Every so often a blood-curdling scream would let rip behind us to let us know that the Kiwifruit Princess was fine.
Fifteen minutes later, before I had time to realise what was happening, Medium and the Kiwifruit Prince were accelerating onto the most dangerous part of the track. Sabbatical Man was not so much guiding as trying to keep up.
The fear for the other boys was just starting to rise when I realised that Small was also speeding up ahead. I called out to him in my most urgent but also completely calm voice.
“Slow down please. Keep your hands on the rocks.”
I watched my precious little man stride purposefully ahead then my blood froze when, half-way across, he spun around and grinned, in search of my listening eyes.
“Mum, is this the bit of the walk that you’re scared of?”
I reached a hand out toward him and tried to magic him frozen.
He did the single shoulder shrug and that annoying little mini raspberry he has learned from the French (annoying because I can’t do it).
“What’s the big deal?”
“Stop with the back chat. While you’re looking in the wrong direction I might as well take a photo.”
Funny how your kids can give you courage. There was no way I could have taken my hands off the rock to take a photo the first time I walked this track.
Medium and the Prince had already climbed through the notch and were whooping about the view opening out to the other side.
Two minutes later the remaining Kiwifruit Royals had climbed through.
“What was scary about that?” asked the Princess, who did the most dangerous part of the track without a whimper.
The next hour downhill was hard – full sun, unstable terrain and still a long way from our destination – a beach where we could swim and a lunch in the shade.
The Princess was back with the screaming. There was a particularly good one that had something to do with a spider. “I’m glad you’ve all stopped turning around,” said her mother. “You do get used to it after a while.”
The heat. Never in my life have I wanted a swim so much as I did during that hour. I could not believe the children were soldiering on so well. I wanted to complain bitterly but setting a good example requires that cheerful boxing on that drives kids crazy.
At last, we arrived at the Calanque de Marseilleveyre with its stony beach, rustic restaurant and, at last, the turquoise cool of the Mediterranean.
Sabbatical Man was sensibly trying to shepherd everyone to the boat-free end of the beach but I only had eyes for blue. I lurched straight ahead, shedding layers as I went straight out and deep into the water.
Half an hour later we were blissed out in the shade, salty and damp, eating Salade Nicoise, sipping iced water and agreeing that no one was really scared back up there.
“What’s with the screaming?” I asked the Kiwifruit Princess.
She and I both know that she’s tough. She swims like a fish, is a mean hockey player and drives a tractor in the weekend. Also, I once saw her trudge bare-footed through a heavy frost to dive into a freezing cold lake just to win a bet. With me, as it happens.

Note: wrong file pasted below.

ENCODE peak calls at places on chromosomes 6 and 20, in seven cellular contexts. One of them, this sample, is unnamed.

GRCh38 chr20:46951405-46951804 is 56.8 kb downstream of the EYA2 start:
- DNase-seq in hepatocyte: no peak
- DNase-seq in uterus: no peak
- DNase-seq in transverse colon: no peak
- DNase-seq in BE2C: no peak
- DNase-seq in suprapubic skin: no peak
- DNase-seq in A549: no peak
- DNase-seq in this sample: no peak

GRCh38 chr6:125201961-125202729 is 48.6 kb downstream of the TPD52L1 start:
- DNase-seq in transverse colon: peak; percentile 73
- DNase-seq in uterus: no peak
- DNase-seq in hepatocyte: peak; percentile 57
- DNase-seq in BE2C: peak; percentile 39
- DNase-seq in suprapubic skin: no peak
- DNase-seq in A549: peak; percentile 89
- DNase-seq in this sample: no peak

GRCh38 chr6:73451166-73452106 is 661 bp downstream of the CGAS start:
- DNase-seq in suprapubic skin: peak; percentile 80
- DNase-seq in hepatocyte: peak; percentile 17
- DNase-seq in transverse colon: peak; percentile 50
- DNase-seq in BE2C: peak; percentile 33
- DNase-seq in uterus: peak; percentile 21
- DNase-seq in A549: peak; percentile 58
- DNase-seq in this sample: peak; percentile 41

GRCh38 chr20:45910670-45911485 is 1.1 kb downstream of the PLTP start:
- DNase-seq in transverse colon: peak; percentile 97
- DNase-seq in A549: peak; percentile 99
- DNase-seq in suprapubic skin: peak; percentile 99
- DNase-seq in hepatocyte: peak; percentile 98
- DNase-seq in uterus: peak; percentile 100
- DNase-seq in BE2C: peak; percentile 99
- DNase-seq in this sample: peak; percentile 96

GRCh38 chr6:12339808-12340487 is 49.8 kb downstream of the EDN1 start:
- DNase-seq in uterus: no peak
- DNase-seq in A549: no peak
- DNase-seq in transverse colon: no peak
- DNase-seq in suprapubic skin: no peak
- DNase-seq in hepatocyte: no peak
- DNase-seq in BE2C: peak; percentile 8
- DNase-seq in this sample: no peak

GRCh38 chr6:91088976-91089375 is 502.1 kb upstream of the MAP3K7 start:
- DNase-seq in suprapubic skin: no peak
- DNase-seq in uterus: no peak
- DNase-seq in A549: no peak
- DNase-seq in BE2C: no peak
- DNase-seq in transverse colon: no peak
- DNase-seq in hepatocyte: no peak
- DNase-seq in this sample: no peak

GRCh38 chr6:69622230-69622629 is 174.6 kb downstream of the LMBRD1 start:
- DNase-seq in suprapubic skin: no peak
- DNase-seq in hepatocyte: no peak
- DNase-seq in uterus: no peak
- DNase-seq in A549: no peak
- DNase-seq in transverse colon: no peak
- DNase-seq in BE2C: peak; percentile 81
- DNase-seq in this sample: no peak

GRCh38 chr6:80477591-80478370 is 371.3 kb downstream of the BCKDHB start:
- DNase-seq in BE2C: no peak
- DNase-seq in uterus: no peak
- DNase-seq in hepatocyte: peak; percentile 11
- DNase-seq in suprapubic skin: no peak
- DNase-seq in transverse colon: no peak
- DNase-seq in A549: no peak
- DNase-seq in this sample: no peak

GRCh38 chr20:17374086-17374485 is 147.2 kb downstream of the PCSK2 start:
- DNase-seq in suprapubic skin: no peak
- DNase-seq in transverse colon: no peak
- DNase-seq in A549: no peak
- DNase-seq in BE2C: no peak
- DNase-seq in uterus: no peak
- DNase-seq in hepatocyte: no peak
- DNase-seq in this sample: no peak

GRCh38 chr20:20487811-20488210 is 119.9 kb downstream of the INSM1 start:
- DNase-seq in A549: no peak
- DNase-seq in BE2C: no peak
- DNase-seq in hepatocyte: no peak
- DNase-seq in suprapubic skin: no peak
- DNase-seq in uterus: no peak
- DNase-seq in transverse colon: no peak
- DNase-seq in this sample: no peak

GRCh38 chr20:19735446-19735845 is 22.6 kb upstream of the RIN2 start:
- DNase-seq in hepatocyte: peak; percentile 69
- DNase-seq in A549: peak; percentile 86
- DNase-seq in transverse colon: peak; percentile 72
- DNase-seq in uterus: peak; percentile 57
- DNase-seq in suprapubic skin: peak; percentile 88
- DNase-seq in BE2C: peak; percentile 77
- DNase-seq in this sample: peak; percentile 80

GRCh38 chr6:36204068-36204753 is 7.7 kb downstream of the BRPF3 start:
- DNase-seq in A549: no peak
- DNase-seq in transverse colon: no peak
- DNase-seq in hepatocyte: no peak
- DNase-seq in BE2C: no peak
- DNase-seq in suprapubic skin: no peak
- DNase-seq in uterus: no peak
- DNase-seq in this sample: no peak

So I bet her. I knew she couldn’t resist. I bet her that she couldn’t walk all the way back to the car without screaming. I knew it would cost me, and I was happy to pay.
She led the walk back without a single scream. It was gruesomely hot. Even the “low” road of this circuit takes an hour and at 40°C it felt much longer. The other children grumbled but I was still astonished at their grit.
On the last, steep, downhill stretch, Small took a seat under a scrap of a tree. His face was beet-red, sweat pouring down his neck.
“This feels a bit dangerous,” he said.
“Ya think?” I said. “Drink up. We’ll rest for a bit then we’ll go down for a swim.”
Five minutes later we were back at the Port de Callelongue. The water sizzled when we jumped in. It was a good swim.
Was doing this hike crazy, stupid, ill-advised, risky, irresponsible? Yes, yes, yes, yes and yes.
Was it a wonderful day?
Yes. Yes it was.
*It still makes me shake my head to think that so many French people regard Marseille as a 21st Century Tombstone where outlaws are forever stripping innocents of their gold when they’re not busy shooting each other or riding over the hills to rob the Aixoise gentry at gunpoint. Yes, there are dangerous quartiers but the old port, the fort and the corniches are as safe as any modern city can be and they are beautiful.
5 thoughts on “The best place never to take children in Provence”
A great read Karen and how lovely to spend time with friends from Te Kuiti! Xx
Wow, the scenery! Makes me feel like I have had a petite experience of The Blades. Thank you, Karen.
Merci Ruth! We’ll be very keen to get stuck into some iconic nz walks when we get home:) Just talking to Steve about the Routeburn:)
Brilliant (again). ps Maman of boys – girls ‘squeal’ – it’s part of their raison d’être and their id…👸
Ha I love that:) they are a different species aren’t they??? Xx